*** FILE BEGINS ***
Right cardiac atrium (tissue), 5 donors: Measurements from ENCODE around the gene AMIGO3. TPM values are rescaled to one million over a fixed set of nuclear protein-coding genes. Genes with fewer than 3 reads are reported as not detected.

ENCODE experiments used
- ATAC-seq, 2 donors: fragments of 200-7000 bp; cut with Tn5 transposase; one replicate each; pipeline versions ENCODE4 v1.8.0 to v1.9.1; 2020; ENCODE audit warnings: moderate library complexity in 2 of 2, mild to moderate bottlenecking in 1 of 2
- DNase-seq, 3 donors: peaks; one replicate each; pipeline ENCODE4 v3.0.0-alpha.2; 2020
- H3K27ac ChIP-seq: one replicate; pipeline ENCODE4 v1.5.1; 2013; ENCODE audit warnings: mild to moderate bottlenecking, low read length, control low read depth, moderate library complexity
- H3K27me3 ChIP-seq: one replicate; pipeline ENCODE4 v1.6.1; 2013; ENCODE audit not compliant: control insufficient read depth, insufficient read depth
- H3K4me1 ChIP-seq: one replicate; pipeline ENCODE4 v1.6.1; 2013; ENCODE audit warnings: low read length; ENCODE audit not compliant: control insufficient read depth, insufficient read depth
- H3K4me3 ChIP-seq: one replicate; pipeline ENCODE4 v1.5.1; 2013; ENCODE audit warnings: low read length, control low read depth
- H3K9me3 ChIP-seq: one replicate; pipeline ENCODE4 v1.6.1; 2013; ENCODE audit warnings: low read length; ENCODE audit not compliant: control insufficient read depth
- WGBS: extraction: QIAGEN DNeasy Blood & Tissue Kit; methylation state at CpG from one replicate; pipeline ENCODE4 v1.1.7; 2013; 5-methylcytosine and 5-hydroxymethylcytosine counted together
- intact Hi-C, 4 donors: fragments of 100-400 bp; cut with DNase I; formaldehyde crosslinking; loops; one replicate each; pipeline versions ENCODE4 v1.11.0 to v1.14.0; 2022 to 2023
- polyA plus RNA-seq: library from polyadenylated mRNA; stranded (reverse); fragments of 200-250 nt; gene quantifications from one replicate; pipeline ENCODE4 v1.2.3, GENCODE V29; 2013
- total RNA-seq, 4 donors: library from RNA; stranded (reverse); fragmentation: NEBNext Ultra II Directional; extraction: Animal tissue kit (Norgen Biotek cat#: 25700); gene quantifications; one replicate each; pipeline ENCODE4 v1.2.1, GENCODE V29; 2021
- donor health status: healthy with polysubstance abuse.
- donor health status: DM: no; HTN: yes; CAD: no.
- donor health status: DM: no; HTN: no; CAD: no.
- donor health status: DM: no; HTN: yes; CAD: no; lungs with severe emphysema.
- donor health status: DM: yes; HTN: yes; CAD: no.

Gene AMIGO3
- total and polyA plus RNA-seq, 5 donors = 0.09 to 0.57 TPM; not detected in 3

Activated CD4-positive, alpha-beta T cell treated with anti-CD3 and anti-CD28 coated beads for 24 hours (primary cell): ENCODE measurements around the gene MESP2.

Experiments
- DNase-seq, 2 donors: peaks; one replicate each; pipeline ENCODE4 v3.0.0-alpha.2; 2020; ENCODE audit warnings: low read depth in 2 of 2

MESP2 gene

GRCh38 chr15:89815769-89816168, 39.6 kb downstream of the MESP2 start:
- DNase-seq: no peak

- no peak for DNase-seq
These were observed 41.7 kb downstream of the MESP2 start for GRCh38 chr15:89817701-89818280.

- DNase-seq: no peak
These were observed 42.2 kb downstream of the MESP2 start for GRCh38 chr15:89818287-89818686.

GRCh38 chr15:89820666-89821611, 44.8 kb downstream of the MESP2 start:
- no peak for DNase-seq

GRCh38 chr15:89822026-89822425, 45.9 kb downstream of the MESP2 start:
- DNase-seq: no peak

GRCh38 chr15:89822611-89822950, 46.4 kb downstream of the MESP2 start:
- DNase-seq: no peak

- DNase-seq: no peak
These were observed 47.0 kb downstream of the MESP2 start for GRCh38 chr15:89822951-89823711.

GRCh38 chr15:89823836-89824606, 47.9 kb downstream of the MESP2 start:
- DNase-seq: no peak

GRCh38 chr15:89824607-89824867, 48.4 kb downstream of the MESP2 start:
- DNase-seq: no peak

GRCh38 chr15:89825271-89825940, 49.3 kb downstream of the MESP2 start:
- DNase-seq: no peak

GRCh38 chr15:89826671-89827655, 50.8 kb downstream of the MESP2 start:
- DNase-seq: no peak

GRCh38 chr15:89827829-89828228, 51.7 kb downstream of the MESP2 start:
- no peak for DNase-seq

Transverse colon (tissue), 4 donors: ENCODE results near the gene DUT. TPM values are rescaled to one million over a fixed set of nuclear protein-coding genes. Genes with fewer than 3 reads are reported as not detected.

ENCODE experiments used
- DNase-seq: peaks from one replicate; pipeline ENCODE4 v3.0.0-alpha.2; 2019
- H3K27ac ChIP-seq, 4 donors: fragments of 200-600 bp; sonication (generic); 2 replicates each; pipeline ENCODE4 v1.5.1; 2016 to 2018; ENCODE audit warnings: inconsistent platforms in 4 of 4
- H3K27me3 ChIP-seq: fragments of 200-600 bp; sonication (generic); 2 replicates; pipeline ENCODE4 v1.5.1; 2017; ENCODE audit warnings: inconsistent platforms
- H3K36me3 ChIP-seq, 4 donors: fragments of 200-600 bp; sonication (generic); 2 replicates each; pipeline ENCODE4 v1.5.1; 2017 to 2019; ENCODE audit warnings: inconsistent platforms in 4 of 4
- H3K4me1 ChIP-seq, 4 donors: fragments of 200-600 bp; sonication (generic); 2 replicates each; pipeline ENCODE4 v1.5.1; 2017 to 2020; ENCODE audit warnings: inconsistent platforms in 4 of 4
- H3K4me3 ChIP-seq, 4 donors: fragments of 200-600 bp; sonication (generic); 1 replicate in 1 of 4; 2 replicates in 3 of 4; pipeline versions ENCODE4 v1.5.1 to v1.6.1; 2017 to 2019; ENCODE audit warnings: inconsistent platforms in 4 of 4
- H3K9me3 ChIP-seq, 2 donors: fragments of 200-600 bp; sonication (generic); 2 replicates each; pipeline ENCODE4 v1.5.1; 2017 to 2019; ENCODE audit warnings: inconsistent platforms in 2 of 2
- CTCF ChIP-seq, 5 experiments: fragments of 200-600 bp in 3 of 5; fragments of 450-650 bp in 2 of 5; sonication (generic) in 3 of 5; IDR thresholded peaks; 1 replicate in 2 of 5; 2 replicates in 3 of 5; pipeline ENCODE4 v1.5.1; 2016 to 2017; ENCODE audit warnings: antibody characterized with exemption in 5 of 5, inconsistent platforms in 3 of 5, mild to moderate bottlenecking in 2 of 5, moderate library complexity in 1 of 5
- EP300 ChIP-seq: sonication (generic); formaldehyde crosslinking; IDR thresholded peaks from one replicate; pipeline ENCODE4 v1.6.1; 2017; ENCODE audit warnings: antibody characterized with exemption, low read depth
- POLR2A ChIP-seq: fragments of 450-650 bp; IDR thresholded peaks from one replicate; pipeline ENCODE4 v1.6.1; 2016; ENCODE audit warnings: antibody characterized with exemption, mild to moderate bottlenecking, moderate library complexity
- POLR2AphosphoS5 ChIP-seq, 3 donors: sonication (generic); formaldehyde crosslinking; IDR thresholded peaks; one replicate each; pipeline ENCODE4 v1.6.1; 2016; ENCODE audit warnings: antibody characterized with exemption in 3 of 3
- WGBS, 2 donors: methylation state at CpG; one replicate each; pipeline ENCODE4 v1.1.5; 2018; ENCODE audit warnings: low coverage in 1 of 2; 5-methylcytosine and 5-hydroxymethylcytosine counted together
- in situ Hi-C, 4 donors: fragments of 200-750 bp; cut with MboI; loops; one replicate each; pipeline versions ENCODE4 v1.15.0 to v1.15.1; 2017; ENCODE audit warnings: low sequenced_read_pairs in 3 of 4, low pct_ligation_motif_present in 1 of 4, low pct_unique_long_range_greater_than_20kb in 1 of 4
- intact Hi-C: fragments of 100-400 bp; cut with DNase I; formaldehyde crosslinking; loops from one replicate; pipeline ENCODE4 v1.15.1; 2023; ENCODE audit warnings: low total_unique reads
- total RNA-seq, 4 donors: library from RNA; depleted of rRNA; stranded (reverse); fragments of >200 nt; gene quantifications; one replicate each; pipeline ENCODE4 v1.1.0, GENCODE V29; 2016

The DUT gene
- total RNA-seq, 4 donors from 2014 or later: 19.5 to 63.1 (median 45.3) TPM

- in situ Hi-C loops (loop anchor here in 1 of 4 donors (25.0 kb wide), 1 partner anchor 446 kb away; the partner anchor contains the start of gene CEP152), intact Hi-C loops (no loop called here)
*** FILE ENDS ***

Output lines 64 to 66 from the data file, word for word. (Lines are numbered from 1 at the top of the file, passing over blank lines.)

- intact Hi-C: fragments of 100-400 bp; cut with DNase I; formaldehyde crosslinking; loops from one replicate; pipeline ENCODE4 v1.15.1; 2023; ENCODE audit warnings: low total_unique reads
- total RNA-seq, 4 donors: library from RNA; depleted of rRNA; stranded (reverse); fragments of >200 nt; gene quantifications; one replicate each; pipeline ENCODE4 v1.1.0, GENCODE V29; 2016

The DUT gene